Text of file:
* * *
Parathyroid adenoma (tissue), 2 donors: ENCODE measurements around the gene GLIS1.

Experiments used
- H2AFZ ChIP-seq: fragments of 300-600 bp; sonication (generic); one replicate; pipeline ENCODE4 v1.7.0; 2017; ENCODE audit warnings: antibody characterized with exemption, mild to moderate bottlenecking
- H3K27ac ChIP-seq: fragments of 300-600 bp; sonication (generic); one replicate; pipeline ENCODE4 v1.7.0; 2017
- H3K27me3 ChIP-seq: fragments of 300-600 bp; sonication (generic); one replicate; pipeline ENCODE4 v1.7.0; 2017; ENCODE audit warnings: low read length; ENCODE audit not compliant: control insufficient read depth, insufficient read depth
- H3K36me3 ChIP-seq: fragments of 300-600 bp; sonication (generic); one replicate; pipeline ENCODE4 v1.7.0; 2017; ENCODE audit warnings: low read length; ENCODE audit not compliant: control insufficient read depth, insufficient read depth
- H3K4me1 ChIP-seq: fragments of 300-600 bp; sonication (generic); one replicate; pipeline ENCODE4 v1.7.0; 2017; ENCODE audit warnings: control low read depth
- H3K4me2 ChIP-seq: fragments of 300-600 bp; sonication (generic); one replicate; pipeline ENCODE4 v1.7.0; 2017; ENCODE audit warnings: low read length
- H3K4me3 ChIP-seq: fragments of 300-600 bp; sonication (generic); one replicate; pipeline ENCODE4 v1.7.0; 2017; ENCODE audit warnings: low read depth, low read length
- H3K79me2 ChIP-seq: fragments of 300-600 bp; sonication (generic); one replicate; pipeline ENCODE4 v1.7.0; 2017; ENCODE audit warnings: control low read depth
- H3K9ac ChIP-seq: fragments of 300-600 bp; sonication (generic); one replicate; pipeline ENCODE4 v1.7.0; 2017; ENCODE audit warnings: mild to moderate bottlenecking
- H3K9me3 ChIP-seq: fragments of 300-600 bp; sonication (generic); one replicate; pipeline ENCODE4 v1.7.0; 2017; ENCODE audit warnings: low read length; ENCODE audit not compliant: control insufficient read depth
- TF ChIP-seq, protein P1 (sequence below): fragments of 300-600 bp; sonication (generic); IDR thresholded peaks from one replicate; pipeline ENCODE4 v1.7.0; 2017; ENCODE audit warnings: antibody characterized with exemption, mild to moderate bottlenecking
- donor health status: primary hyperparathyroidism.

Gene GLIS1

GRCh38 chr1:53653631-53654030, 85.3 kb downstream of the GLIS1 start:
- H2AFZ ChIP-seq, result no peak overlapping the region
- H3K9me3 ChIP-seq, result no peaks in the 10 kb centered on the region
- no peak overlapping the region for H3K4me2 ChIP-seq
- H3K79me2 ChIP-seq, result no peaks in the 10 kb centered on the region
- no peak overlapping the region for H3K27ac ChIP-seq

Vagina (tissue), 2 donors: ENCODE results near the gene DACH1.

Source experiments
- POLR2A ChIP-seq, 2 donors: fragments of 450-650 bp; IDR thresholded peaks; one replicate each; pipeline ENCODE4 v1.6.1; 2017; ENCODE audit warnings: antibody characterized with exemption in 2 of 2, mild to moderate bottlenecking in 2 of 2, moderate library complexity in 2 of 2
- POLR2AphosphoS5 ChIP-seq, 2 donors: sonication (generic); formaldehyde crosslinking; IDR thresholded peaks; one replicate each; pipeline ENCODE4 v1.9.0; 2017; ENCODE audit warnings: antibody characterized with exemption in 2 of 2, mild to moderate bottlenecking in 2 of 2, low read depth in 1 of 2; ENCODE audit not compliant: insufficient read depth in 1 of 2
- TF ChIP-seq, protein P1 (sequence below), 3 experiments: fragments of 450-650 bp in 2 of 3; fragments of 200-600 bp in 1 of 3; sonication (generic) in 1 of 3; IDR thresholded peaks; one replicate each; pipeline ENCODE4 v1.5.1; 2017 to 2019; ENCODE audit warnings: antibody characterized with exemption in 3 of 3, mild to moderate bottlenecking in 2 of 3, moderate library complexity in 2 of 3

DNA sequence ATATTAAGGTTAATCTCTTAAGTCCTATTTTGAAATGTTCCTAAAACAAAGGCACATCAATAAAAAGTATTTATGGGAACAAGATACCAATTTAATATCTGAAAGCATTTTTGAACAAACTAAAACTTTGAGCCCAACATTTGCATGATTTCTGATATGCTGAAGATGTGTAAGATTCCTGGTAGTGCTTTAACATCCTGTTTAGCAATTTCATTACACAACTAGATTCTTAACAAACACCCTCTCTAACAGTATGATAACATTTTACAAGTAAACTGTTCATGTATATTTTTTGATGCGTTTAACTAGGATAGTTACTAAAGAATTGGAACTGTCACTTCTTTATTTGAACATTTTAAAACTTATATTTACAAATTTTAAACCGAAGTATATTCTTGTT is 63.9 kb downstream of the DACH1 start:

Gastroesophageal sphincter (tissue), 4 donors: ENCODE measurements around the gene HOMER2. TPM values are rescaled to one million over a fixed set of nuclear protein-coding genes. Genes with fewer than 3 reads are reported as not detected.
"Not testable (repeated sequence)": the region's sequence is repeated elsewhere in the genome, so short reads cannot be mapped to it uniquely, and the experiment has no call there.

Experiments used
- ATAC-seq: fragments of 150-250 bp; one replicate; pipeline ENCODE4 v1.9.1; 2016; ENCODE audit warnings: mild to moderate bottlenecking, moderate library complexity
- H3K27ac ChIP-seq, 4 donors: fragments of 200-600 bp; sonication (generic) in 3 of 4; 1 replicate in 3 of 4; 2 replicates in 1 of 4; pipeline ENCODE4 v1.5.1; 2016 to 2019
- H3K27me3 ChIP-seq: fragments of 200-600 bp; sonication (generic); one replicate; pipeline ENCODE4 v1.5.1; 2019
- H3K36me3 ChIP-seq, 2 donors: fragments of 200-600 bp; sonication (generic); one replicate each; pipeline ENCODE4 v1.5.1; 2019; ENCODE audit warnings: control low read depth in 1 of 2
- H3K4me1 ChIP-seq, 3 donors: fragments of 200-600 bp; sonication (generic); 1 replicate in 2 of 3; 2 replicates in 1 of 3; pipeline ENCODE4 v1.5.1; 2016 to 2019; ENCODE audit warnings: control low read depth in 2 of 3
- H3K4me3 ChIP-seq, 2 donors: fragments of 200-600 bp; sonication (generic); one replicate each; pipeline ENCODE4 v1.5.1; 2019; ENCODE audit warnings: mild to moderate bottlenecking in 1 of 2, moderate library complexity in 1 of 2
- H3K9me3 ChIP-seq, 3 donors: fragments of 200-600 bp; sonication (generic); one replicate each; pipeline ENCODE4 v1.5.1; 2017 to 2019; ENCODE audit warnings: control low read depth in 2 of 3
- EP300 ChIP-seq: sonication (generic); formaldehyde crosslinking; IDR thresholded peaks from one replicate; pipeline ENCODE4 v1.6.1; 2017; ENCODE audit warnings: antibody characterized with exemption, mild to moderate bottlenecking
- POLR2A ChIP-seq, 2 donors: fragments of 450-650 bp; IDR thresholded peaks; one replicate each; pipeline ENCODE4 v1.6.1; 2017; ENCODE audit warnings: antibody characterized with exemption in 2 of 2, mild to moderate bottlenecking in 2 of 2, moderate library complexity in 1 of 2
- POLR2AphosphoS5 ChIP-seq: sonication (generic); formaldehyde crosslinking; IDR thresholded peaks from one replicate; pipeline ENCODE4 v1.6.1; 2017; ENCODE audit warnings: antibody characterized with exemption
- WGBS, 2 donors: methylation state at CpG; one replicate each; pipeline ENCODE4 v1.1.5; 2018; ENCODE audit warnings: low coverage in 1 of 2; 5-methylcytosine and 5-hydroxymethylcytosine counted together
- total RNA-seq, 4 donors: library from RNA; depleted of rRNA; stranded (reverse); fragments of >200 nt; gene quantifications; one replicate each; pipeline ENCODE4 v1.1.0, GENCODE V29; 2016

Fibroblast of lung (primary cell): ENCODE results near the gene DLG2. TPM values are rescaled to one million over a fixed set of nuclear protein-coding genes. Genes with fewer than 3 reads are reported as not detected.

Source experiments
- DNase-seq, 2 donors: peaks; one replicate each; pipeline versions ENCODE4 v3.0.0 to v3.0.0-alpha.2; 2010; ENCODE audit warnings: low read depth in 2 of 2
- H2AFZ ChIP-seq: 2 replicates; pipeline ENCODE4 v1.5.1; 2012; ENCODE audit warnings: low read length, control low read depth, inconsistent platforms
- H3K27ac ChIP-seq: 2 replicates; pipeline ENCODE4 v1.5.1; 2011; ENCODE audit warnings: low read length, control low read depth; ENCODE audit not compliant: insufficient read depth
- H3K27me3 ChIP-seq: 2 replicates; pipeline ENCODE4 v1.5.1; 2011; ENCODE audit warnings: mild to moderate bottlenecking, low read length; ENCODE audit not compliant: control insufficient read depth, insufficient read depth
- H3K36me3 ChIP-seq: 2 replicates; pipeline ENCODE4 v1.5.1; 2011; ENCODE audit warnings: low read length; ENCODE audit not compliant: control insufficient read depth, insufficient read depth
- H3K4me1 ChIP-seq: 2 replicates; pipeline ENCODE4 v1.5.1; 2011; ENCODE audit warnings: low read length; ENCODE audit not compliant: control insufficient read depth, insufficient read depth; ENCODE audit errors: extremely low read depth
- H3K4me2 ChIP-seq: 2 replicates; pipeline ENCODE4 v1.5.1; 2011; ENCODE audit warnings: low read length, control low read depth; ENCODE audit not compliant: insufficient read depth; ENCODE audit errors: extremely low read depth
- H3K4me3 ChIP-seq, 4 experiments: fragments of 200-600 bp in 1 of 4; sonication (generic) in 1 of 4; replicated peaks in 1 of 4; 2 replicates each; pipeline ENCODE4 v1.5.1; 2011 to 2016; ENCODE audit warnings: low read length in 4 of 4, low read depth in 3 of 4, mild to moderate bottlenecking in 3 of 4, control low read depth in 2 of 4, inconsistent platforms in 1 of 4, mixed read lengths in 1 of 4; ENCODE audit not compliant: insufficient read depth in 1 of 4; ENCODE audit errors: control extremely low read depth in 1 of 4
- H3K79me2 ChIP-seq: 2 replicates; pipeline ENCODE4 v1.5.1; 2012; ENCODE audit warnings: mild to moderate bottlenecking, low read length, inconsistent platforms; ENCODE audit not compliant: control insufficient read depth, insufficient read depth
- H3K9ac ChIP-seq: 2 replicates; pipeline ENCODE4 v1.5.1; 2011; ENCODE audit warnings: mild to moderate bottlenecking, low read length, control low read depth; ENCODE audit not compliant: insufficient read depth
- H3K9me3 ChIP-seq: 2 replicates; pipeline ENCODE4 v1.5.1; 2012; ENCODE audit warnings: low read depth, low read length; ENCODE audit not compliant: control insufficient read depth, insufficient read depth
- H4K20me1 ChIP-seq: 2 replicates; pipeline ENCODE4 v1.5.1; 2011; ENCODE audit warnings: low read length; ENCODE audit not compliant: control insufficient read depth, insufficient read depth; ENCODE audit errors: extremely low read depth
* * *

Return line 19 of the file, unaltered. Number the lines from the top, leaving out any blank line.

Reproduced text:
- no peak overlapping the region for H3K4me2 ChIP-seq